Restorative justice methods trickle down to
Third grade teacher Audrey Brenholt passes an apple to
a student allowing her to speak to a ring of her classmates during a
recent circling session. Roselawn teachers are using more of this
restorative justice technique to address playground bullying.
Bullies hoping to tear apart the psyche of innocent
students at Roselawn Elementary will have to look elsewhere to get their
kicks in the future. Roselawn teachers have been
incorporating into their classrooms positive discipline tactics learned
from the Barron County Restorative Justice Program.
One of those methods is called circling, where
students gather in a circle to discuss issues that have arisen within
the class and resolutions that might help soothe some hard feelings.
Teachers learned the restorative justice techniques
from program director Polly Wolner, who trained 23 members of the staff
last October. Teachers have gradually worked the procedures into their
classrooms, some using circling once a week, others using it more often.
Guidance counsellor Pat Skar says the method helps
students reveal their problems to their peers. "You establish trust in
the circle," points out Skar. "That's when they'll truly be honest about
Wolner notes that the purpose of the training is to
inform teachers that they don't always have to be the enforcer in the
classroom. Students should learn to handle their own problems, she adds,
and some learn to at quite a young age.
"It's not about the teacher being the big, heavy hand
all the time," Wolner states. "It's surprising how young kids are when
they start to learn how to resolve issues themselves rather than
bringing it to the authorities."
Fighting back against bullies
Roselawn principal Kathy Gjesfjeld says a need for fresh discipline
ideas arose from the increasing incidents of playground bullying, which
does emotional damage not only to the parties involved but also
Circles can help solve problems that occur in the
classroom, on the playground, in the lunch room, or on the school bus,
Gjesfjeld explains. But teachers can use it for other means as well.
Kindergarten teacher Ingrid Rothenbuehler uses circling simply to help
students get to know their peers. "It really is a kind of tool for us to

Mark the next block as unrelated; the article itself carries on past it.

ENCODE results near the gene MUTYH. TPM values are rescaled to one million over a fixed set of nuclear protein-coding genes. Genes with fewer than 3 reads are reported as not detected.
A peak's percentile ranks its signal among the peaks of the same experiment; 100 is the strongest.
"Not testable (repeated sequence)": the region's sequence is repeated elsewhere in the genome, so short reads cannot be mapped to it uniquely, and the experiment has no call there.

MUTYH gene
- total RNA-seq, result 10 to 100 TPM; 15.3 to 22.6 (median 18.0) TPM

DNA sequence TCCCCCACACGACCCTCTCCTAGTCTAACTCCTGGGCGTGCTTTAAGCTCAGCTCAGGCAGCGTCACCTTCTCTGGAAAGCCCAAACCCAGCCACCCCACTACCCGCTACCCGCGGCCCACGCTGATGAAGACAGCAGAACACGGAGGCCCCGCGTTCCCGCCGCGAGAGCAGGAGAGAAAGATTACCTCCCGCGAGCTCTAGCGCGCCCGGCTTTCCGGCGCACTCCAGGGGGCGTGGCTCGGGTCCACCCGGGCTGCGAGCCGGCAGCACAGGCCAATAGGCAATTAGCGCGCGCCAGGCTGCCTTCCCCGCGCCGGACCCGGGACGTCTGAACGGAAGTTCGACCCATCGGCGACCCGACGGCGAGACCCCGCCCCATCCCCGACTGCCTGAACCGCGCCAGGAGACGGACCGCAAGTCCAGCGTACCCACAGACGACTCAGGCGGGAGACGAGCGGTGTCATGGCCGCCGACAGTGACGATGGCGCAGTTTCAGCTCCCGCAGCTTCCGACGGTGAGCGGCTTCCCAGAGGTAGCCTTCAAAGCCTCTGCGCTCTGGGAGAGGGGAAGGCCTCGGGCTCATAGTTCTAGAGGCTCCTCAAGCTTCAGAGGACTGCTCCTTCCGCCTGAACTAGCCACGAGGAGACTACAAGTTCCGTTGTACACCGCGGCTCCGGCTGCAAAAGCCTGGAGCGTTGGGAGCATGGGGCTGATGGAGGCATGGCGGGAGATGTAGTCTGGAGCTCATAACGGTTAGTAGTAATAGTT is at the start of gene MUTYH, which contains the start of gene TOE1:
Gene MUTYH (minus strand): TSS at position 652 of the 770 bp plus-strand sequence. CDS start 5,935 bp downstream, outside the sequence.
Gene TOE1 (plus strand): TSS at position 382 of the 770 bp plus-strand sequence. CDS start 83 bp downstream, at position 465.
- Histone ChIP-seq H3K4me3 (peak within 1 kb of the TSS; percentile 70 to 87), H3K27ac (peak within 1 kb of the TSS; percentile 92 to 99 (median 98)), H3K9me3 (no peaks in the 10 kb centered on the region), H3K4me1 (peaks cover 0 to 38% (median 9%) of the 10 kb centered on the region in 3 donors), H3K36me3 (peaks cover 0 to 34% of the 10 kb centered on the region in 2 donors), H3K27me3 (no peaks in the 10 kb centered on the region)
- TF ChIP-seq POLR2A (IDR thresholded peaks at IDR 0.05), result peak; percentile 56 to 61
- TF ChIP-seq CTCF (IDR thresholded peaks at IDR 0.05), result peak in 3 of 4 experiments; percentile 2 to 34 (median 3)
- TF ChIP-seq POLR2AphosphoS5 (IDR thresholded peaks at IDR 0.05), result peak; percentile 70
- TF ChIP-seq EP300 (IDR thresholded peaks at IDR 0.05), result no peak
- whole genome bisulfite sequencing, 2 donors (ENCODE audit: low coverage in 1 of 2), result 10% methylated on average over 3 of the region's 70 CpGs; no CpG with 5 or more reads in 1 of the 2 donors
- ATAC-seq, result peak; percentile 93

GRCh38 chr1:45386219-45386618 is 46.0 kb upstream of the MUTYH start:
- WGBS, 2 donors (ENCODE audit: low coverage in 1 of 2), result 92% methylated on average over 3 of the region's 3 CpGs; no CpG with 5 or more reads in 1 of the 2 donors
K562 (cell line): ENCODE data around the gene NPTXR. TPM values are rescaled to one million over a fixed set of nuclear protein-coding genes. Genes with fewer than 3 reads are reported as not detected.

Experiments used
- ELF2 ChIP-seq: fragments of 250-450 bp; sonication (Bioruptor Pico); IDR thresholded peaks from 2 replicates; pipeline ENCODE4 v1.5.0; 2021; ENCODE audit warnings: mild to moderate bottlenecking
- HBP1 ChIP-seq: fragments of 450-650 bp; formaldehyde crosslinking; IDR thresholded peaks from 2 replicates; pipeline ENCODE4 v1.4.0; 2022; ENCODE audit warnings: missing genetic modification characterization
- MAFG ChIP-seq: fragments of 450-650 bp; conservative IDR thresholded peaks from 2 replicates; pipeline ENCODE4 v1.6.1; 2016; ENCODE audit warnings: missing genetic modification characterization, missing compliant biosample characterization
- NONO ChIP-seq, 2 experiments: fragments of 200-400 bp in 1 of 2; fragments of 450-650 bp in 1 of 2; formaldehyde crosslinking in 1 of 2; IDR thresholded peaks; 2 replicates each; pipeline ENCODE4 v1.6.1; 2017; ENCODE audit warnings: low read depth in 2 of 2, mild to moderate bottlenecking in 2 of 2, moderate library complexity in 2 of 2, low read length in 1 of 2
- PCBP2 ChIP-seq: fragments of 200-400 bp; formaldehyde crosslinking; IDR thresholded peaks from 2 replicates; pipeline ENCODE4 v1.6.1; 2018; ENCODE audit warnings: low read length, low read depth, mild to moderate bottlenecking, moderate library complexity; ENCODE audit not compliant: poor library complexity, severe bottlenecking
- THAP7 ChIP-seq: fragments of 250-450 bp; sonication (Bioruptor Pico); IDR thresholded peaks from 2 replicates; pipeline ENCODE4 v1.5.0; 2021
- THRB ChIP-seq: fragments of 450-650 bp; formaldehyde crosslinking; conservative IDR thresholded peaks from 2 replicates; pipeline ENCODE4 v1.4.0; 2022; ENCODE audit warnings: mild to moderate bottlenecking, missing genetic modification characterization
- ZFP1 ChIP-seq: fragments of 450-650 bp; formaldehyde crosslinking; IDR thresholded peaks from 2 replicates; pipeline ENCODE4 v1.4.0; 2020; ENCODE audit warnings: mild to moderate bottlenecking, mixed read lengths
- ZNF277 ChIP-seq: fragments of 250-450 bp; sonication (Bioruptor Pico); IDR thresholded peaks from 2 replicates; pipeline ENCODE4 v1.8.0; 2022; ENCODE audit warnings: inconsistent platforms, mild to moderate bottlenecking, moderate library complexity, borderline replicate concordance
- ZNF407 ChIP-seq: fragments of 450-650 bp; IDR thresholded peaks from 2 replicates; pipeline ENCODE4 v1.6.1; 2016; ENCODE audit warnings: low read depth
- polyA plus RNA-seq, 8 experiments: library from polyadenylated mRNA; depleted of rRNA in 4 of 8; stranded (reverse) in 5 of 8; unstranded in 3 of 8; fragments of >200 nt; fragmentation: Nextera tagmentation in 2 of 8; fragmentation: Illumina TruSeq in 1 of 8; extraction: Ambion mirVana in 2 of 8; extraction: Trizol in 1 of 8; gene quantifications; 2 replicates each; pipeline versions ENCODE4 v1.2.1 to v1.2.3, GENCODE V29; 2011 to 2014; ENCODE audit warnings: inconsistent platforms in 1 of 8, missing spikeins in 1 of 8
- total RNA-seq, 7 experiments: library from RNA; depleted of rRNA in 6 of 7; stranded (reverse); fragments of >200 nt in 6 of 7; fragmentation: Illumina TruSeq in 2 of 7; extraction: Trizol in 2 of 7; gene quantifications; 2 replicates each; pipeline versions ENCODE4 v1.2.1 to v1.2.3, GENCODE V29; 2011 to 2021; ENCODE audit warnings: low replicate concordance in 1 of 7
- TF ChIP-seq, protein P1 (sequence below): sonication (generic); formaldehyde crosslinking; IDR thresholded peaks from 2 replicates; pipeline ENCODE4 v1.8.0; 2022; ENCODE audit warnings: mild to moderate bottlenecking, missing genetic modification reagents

get them to open up a little bit," she mentions.
Rothenbuehler recalls a simple issue that resulted
from a group of children who neglected to put away their toys. The
student who originally got out the toys left to do something else. The
other two students played for a while until one left. Finally the last
child left, leaving no students and a collection of toys. The incident
resulted in an insightful circling discussion about who was responsible
for putting away the toys, Rothenbuehler notes.
Kindergarten teacher Sandi Peterson says that while
the younger students might not grasp the entire circling concept, some
do appreciate the accountability they're left with.
"It seems like the kids feel like they've got some
control," Peterson informs. She adds that they're also more likely to
listen to each other as they face their peers in the circle.
The victim's voice
Circling is a form of victim-offender conferencing, an initiative
stemming from the Barron County Restorative Justice Program that was
implemented three years ago. The program uses victim-offender
conferencing (VOC) so that victims can inform offenders exactly how they
were effected by the act. On a county level, police officers, probation
officers, the district attorney or judges refer nonviolent cases to
Wolner and her staff. At the elementary school level, teachers and staff
are left to monitor the perpetrators of the mostly minor acts against
vulnerable children. Their hope is to curtail the incidents before they
escalate into larger crimes as adults.
Students gather in a circle, but can't speak until
they are given a talking piece, such as a toy microphone, a stuffed
animal or a foam apple. Once a student has the item, they may express